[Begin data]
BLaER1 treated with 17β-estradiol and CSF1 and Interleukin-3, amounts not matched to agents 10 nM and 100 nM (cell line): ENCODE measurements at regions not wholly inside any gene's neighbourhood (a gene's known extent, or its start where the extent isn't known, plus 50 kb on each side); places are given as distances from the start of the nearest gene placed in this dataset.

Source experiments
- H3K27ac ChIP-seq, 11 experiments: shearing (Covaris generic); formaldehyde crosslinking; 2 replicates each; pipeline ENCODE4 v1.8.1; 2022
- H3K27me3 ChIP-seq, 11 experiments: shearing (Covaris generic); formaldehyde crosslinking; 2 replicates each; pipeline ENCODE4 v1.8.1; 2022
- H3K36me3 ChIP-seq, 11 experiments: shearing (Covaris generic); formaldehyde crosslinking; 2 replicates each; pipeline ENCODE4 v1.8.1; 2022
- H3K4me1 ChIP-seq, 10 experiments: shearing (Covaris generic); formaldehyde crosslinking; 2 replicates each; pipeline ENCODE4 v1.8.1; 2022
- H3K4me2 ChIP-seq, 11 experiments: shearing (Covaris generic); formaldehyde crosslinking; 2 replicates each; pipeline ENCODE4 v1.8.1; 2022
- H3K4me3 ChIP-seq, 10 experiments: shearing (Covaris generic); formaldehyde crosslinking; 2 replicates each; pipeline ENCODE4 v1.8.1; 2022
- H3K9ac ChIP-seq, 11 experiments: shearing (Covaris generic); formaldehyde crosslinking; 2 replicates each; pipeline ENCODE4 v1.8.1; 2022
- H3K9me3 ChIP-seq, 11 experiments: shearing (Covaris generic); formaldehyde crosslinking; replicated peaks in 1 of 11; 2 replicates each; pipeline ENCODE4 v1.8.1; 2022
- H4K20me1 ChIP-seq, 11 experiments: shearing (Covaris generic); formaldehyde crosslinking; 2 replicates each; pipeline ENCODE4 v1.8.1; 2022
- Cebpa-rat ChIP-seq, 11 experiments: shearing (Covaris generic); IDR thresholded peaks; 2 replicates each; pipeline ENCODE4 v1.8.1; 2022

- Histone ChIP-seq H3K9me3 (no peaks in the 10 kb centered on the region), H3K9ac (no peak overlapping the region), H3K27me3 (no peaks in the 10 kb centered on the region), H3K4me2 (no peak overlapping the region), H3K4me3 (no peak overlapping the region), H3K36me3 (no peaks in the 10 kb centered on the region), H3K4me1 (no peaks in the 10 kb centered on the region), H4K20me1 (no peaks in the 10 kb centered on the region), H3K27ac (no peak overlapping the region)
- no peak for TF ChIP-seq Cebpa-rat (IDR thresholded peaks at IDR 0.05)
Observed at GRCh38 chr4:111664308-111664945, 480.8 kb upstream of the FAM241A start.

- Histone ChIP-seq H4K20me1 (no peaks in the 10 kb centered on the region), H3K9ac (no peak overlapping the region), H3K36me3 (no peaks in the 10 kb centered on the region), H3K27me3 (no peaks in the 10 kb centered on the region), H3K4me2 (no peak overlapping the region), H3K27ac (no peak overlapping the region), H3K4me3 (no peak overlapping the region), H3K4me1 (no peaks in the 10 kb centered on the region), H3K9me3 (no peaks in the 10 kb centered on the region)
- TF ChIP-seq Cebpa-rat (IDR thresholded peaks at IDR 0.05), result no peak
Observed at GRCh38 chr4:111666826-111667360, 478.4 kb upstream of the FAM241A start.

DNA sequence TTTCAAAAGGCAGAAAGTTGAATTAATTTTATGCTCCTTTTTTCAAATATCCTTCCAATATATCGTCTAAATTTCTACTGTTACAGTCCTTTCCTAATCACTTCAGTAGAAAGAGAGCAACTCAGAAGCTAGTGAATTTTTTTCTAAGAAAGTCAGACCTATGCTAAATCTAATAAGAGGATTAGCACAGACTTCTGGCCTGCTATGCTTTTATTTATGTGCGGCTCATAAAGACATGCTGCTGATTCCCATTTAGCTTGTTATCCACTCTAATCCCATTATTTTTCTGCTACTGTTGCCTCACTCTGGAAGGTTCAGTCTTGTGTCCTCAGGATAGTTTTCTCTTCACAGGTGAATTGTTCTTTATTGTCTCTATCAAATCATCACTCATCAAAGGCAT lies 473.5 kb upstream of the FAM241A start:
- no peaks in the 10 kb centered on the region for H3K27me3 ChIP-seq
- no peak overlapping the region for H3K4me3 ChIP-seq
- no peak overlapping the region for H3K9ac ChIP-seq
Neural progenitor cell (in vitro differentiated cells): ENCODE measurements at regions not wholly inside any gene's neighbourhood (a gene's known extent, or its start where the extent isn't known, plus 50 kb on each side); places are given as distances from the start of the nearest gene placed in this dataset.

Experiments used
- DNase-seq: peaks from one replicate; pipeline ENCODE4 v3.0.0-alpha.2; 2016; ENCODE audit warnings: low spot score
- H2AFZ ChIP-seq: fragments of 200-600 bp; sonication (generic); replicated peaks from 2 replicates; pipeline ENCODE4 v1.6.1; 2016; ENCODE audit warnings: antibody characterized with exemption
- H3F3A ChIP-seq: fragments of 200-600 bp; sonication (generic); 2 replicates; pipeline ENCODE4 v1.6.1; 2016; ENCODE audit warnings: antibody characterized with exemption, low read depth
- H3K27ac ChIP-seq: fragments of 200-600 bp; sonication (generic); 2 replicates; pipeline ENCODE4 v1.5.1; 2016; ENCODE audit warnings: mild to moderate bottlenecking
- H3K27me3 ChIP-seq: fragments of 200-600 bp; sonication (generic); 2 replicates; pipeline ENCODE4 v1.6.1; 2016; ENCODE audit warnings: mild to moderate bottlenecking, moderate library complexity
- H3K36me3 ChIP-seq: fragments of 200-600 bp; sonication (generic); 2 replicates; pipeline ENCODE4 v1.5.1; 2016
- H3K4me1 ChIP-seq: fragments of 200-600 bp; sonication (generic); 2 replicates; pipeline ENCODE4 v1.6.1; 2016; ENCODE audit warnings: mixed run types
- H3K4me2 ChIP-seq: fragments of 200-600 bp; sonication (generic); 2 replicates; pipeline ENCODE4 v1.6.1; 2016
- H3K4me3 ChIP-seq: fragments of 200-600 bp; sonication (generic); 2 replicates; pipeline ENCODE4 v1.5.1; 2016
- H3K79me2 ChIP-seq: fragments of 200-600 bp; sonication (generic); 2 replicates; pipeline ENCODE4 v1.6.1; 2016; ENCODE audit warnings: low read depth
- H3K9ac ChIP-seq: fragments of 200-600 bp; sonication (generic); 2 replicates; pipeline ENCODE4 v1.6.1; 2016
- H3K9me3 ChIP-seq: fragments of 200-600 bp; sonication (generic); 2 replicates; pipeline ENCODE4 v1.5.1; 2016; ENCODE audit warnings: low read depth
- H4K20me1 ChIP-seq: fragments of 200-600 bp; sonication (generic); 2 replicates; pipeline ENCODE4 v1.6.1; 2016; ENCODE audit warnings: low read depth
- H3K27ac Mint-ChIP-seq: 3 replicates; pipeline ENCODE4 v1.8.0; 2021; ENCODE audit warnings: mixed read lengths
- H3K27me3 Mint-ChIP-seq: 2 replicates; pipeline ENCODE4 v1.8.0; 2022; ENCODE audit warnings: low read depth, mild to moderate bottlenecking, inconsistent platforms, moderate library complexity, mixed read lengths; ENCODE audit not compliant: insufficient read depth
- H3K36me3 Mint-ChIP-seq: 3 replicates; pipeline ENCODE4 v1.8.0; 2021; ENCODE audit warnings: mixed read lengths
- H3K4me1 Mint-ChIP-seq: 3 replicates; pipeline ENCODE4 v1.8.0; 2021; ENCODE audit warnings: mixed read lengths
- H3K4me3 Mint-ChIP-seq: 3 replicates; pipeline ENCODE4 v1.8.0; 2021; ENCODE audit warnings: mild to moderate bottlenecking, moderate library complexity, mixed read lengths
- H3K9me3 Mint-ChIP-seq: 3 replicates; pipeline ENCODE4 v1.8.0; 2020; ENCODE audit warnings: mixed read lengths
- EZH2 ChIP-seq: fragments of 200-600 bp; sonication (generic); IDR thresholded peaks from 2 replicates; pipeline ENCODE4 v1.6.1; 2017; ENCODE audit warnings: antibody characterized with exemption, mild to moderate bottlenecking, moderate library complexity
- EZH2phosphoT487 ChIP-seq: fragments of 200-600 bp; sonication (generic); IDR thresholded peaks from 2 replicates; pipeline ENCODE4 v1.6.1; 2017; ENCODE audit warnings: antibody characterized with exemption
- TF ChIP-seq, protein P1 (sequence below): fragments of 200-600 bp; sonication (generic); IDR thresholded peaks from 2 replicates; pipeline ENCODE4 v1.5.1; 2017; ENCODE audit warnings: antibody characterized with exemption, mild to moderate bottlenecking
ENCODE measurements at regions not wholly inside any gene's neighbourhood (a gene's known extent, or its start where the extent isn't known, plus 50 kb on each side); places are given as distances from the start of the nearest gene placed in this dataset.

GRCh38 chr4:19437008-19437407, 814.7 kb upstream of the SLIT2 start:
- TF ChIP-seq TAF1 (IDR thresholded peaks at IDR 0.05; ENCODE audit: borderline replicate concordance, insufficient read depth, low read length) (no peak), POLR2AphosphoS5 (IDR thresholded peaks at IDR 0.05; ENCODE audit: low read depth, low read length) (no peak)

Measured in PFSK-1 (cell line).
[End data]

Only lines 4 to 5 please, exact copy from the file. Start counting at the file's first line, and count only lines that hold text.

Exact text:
- H3K27me3 ChIP-seq, 11 experiments: shearing (Covaris generic); formaldehyde crosslinking; 2 replicates each; pipeline ENCODE4 v1.8.1; 2022
- H3K36me3 ChIP-seq, 11 experiments: shearing (Covaris generic); formaldehyde crosslinking; 2 replicates each; pipeline ENCODE4 v1.8.1; 2022